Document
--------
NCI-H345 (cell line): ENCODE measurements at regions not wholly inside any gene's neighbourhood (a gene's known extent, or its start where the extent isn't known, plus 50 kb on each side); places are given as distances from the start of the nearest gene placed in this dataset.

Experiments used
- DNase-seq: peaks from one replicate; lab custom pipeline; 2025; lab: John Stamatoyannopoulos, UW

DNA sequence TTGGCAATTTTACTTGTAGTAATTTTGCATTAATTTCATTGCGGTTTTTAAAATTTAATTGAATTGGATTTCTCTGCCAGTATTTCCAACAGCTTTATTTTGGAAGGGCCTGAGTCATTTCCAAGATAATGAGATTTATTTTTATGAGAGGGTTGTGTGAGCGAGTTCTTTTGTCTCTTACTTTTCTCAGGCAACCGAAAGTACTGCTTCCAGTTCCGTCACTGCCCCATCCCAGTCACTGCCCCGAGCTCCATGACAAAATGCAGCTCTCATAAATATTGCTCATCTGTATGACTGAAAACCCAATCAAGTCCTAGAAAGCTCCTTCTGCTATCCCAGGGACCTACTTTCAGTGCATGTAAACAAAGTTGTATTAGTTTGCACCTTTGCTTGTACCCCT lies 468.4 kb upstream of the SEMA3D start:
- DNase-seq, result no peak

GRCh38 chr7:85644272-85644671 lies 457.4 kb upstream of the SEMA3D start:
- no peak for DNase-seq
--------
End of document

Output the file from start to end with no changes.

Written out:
NCI-H345 (cell line): ENCODE measurements at regions not wholly inside any gene's neighbourhood (a gene's known extent, or its start where the extent isn't known, plus 50 kb on each side); places are given as distances from the start of the nearest gene placed in this dataset.

Experiments used
- DNase-seq: peaks from one replicate; lab custom pipeline; 2025; lab: John Stamatoyannopoulos, UW

DNA sequence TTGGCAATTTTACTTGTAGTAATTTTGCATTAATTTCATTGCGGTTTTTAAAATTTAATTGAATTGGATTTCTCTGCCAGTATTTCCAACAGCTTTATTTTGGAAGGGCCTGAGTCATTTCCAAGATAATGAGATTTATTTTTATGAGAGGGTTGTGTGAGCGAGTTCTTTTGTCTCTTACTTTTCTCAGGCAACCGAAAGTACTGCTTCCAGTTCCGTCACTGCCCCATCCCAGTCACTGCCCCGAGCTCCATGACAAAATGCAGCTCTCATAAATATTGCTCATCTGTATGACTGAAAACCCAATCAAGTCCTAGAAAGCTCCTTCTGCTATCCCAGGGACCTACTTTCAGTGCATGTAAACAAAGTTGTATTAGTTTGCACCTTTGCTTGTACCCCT lies 468.4 kb upstream of the SEMA3D start:
- DNase-seq, result no peak

GRCh38 chr7:85644272-85644671 lies 457.4 kb upstream of the SEMA3D start:
- no peak for DNase-seq